Daily Limit: Barn find could be holy grail of bass fishing

Jason Politte believes the dusty relic he discovered in a Missouri barn played a monster role in the annals of bass fishing — it might just be Rick Clunn’s boat from his 1984 Bassmaster Classic victory.

Although Clunn said he has no idea if it is his boat, everything indicates Politte is in possession of the 18-foot Ranger 373-V Ranger that Clunn fished out of during his historic victory in Pine Bluff, Ark.

And Politte is geeked out about it.

“At 47, not a lot excites me, but this sure does. I’ve been like a kid with it,” he said. “Having Rick’s Clunn winning bass boat is one heck of a cool story.”

That story began eight months ago when Politte, a lifelong bass fisherman who competes in local derbies, and his wife purchased a property on the outskirts of Festus, Mo., about 30 miles south of St. Louis. There were several junk-filled buildings on the homestead and a collection of 1950s-era Farmall tractors strewn about in various states. A hoarder’s property, as Politte put it.

Politte, who works for Nike, got busy, selling $20,000 worth of scrap metal before attacking the 40×60 building, where a dust-covered RV and old boat sat along a wall.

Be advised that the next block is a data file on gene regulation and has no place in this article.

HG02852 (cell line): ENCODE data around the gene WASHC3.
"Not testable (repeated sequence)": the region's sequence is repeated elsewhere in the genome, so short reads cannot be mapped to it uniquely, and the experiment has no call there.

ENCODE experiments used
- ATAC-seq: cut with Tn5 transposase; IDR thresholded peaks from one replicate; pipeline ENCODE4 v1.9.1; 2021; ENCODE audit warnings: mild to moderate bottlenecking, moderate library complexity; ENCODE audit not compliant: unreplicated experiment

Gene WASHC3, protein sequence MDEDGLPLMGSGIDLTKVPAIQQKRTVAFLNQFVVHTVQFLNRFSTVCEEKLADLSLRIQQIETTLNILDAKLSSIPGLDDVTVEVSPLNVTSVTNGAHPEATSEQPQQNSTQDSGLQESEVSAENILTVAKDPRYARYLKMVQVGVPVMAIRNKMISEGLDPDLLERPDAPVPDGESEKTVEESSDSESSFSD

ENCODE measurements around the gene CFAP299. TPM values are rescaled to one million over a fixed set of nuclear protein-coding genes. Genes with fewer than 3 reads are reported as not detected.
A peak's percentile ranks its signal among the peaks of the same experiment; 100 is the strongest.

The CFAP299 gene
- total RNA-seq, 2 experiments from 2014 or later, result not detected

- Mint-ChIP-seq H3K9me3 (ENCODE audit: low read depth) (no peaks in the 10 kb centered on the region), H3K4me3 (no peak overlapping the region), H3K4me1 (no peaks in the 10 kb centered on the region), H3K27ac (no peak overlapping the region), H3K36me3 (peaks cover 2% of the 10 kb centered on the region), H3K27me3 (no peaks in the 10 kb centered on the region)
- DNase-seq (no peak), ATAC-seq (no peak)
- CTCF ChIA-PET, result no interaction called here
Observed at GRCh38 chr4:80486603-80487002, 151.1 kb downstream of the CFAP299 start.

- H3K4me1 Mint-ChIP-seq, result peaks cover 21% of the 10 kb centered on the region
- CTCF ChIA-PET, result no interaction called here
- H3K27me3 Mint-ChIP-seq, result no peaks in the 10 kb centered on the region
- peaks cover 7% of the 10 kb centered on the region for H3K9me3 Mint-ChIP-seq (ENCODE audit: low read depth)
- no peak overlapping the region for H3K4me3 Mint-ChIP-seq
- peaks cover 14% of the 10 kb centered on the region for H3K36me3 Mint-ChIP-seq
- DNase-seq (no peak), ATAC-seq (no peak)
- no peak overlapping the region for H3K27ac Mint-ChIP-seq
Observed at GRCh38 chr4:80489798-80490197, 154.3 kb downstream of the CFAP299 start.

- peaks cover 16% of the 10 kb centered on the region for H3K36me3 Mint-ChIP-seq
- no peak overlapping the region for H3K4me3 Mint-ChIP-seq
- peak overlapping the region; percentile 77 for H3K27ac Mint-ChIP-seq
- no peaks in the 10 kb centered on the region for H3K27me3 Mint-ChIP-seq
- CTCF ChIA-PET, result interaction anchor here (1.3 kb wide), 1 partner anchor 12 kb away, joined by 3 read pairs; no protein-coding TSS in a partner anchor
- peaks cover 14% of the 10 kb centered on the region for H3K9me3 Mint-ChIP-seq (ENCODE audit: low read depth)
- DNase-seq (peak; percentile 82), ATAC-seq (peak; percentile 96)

“This is more junk I got to get rid,” Politte thought of the watercraft, “because it looked so bad. I decided to take one day and power wash the boat and see what it looked like.”

After three hours, the “protective layer” of dirt was washed away, revealing what had to have been a well-cared for craft. What impressed Politte was all the original equipment; the trolling motor, butt seat, lights and Humminbird fish finder with transducer. Even the leather seats were in decent condition, except for one chewed-up area the size of a softball.  

“This thing is actually in really good condition,” he said. “I was surprised that it cleaned up that well.”

Photos were taken and sent to his brother, who showed it around Lake Fork at a tournament he was fishing. The brothers fish the famed Texas lake annually, with Politte continuing his quest for a bucket-list 10-pounder — his best is an 8.

While Politte thought the decal “Bass Masters Classic” was perhaps a trim package, an old-timer immediately recognized the boat was used in a Classic. A little homework found it was one of 40 identical Rangers used in the 1984 Classic on the Arkansas River. The “19” on the windshield would be a clue to who fished out of it, and Politte was stunned when he figured it out from a YouTube video.  

“It’s obviously Rick Clunn, and he wins the tournament!” Politte said. “We were blown away. You’ve got to be kidding.

“But I’ve been very skeptical. Anyone could have put a 19 on an old Bassmaster Classic Ranger.”

That’s Clunn’s argument. Up until 2008, Ranger supplied identical boats for the entire Classic field. Clunn said he’s probably been in 30 different Rangers in his record 32 Classic qualifications, so it’s understandable he’s foggy on past trim, colors and numbers. While he congratulated Politte on the find, he said the only way to be certain is to check with Ranger Boats on the serial numbers, or …

“He needs to go vacuum up hairs and genetically test if one is Rick Clunn’s hair. That’s how crazy it can get,” Clunn said of getting proof. “I just can’t say if it was my boat, because I don’t know. I’ve got four of those out there.”